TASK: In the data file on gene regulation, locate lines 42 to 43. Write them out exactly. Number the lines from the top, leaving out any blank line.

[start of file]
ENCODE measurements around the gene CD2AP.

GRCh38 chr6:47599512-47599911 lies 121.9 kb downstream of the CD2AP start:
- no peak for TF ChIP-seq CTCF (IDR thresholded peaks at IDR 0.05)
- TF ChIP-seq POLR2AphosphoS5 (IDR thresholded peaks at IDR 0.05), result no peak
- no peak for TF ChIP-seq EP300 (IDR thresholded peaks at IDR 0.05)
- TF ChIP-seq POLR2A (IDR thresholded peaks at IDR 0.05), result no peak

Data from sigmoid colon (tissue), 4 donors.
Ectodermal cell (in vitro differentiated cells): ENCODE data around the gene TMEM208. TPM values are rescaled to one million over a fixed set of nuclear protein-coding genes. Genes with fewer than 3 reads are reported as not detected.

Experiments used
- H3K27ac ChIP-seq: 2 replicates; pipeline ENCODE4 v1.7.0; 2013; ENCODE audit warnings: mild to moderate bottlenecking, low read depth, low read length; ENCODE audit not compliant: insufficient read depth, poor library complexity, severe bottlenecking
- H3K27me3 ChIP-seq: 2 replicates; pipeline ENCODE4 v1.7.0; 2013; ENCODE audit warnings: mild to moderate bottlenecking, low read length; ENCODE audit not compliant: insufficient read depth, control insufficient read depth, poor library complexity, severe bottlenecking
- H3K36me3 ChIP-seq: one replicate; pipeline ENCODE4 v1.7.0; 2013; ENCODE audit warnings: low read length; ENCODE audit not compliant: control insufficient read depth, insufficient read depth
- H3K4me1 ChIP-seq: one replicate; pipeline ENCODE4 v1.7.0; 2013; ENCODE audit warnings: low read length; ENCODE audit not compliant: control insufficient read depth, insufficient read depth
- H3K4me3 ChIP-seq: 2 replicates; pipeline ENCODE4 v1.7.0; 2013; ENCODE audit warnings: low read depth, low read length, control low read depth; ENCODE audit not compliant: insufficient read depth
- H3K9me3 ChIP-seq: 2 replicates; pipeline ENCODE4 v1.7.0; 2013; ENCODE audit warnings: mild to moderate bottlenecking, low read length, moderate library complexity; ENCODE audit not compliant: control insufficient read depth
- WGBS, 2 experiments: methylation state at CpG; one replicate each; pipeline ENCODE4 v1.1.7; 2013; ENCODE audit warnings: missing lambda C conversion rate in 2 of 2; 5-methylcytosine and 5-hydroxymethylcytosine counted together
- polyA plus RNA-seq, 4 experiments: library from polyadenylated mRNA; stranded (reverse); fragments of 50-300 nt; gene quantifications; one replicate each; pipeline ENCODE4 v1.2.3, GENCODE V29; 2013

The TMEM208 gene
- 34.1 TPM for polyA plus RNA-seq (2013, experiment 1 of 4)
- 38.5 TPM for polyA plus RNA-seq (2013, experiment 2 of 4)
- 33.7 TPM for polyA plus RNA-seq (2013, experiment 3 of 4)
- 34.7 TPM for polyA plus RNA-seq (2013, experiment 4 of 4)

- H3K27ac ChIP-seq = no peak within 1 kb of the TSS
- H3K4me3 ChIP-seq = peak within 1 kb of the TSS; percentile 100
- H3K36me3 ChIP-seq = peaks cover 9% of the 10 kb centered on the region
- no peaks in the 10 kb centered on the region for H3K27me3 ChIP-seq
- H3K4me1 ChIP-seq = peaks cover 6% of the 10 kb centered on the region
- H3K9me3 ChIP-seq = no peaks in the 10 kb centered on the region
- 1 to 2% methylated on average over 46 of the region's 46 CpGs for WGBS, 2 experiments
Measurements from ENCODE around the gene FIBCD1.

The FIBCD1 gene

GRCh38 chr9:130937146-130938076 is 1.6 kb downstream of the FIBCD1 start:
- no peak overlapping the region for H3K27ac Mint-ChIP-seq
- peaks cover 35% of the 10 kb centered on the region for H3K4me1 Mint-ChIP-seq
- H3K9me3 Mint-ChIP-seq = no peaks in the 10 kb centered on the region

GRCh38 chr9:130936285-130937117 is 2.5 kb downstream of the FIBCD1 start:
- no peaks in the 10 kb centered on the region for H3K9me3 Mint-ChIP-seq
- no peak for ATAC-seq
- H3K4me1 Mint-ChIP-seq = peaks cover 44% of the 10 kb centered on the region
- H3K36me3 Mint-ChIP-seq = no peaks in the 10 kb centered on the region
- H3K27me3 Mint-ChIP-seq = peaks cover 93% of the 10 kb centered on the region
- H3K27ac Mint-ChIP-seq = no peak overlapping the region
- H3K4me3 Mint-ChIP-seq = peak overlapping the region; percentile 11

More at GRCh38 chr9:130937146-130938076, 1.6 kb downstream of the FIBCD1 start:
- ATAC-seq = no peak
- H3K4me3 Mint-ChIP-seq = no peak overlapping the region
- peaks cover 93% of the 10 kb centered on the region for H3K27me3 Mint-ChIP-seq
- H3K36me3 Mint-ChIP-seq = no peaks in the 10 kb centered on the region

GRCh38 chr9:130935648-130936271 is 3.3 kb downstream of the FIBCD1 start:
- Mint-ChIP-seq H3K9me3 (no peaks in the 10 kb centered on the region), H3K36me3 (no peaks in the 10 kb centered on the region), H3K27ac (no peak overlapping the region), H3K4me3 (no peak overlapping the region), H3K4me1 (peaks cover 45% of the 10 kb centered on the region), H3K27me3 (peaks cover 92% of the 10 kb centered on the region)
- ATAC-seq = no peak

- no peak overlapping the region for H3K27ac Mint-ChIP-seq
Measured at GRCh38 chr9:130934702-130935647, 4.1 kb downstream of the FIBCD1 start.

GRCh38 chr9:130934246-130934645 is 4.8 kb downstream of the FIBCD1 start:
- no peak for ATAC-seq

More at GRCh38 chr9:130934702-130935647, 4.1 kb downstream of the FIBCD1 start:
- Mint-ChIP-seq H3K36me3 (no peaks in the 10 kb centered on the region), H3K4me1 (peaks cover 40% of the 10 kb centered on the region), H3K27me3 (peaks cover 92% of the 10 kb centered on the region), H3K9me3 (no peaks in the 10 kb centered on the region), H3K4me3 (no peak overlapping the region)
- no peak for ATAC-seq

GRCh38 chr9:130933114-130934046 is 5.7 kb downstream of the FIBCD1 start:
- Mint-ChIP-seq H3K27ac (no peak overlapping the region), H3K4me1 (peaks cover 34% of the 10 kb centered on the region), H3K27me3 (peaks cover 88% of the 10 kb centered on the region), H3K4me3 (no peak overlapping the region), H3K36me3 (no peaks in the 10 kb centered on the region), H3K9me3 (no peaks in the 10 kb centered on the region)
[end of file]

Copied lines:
- H3K27ac Mint-ChIP-seq = no peak overlapping the region
- H3K4me3 Mint-ChIP-seq = peak overlapping the region; percentile 11